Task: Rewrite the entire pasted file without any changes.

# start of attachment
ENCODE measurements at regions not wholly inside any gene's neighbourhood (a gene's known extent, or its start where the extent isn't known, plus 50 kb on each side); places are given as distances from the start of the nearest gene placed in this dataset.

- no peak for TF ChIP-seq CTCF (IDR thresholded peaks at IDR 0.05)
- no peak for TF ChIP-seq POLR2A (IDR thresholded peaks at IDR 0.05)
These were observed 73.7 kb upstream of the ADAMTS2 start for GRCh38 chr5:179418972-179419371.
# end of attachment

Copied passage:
ENCODE measurements at regions not wholly inside any gene's neighbourhood (a gene's known extent, or its start where the extent isn't known, plus 50 kb on each side); places are given as distances from the start of the nearest gene placed in this dataset.

- no peak for TF ChIP-seq CTCF (IDR thresholded peaks at IDR 0.05)
- no peak for TF ChIP-seq POLR2A (IDR thresholded peaks at IDR 0.05)
These were observed 73.7 kb upstream of the ADAMTS2 start for GRCh38 chr5:179418972-179419371.